Part of my survival plan before Spring Break is to have a discipline assignment out in plain sight, with a note on the board that says, "Any student who is disrespectful or irresponsible will work on the discipline assignment instead of painting or printing." It usually works like a charm, because the majority of the kids are pretty motivated to make art! However, there are still a few kids who could care less about art and refuse to comply, no matter what I do. For these students, rewards can help motivate them to behave. Getting to sit with their friends, Tootsie Rolls (no chocolate or nuts for allergy sensitive kids), and small prizes are golden! (For those of you who are philosophically opposed to extrinsic motivators, what do you recommend as alternatives?)

Further Online Resources:

What is your survival plan for Spring Break? Are there any strategies you only use during this unique time of year, to help the kids keep up the pace in their learning?  

Classroom management, is after all simply what we do to create an environment conducive to student success. How can we help them succeed, even when they have abandoned all sense of self control? 

Update (March 28, 2017)

I asked this question in the Art Teachers Facebook group, creating a poll in order to glean some answers. I strongly believe in "group wisdom!" Around 70 art teachers responded with the strategies they found most important. Surprisingly, 21 teachers said they don't do anything different right before Spring Break, that it is unnecessary! Other teachers recommended various strategies from getting out calming materials (weaving/fiber arts), or stepping up the positive reinforcements:

Which is the most important strategy you have found for surviving all that spring chaos? At my middle school, there was a surprising upsurge in defiance and mayhem in the weeks before Spring Break this year and I am looking for answers!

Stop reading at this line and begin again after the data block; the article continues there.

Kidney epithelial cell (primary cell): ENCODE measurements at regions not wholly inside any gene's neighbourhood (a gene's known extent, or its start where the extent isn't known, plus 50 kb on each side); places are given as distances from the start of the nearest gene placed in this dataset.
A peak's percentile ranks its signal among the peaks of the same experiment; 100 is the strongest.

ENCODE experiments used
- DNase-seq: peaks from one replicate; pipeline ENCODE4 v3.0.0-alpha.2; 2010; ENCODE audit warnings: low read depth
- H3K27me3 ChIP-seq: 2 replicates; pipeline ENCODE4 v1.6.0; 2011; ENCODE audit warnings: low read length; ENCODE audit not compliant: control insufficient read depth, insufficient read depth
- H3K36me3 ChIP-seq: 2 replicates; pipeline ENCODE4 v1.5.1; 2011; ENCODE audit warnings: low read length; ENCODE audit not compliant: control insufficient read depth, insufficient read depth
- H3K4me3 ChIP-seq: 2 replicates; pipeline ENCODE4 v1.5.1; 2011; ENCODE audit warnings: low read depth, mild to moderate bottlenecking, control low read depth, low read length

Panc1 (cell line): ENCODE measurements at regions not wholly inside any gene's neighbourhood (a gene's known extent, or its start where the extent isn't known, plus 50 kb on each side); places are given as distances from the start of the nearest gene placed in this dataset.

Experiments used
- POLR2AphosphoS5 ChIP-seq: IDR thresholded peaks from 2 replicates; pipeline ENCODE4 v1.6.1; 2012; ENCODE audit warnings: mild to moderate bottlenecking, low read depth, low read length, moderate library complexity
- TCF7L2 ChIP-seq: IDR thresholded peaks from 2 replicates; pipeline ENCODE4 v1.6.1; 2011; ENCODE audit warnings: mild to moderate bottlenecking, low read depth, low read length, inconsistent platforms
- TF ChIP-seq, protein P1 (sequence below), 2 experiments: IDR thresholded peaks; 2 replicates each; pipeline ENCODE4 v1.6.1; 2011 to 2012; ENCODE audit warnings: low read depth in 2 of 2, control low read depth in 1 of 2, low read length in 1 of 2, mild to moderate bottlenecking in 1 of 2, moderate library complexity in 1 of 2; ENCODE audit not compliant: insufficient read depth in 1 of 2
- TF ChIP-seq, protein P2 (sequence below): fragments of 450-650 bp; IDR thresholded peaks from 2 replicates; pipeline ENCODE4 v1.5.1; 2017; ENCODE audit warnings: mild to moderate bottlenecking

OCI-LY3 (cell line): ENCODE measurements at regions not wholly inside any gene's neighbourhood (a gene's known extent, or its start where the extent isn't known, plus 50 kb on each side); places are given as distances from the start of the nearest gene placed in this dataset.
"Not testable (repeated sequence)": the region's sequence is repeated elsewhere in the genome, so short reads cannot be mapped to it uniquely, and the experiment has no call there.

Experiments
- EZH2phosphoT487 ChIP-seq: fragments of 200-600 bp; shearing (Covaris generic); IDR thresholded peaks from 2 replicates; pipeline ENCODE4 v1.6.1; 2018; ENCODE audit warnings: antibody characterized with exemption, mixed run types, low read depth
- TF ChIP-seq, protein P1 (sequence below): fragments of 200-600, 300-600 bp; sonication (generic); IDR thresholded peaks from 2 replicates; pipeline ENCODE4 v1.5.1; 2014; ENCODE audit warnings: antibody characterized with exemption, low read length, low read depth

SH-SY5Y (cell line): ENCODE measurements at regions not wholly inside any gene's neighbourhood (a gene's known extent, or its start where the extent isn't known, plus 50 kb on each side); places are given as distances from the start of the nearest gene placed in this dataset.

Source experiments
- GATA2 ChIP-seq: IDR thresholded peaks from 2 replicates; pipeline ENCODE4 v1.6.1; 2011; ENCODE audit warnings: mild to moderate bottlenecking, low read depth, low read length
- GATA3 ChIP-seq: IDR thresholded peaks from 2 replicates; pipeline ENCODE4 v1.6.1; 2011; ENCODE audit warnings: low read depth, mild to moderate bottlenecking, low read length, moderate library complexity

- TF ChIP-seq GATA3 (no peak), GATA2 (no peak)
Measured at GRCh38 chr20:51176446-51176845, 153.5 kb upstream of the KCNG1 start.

Wise advice from an anonymous high school teacher: 

"I sit with them, ask about how they are dealing with the stress of the last 9 weeks, make sure they've eaten, and smile. A lot. When kids DO have a hard time paying attention, I ignore it and come back to them later. Did they get the big points that we covered? Are they preoccupied with something bigger than my class? Accusations and my frustration with them never helps. But talking with them the way I'd talk to a peer usually helps a lot. I also teach high school, but the sap is rising. We just had prom and they are ready to graduate or start summer break, or just be out of the classroom."

More wise advice from elementary art teacher, Amanda Miller:

"Be clear and positively reinforce good behavior. That could be as simple as calling by name the students who are working quietly or who are actually cleaning up when you ask them to start cleaning. I find the more positive I am towards the students the better behaved they are..... mostly. Also maybe change up your reward system. I've started giving kids glitter hand sanitizer on the way out the door. It doesn't leave glitter on the floor, the kids think it's cool and it's something that's just a little different from anything else they get at school. I usually pick two of my four and they get to pick which one they want. I'm in elementary but I swear that glitter is universal for kids. I also scented these with essential oils so it's a multi sensory experience." Amanda Miller

article by Mrs. Anna Nichols

No comments: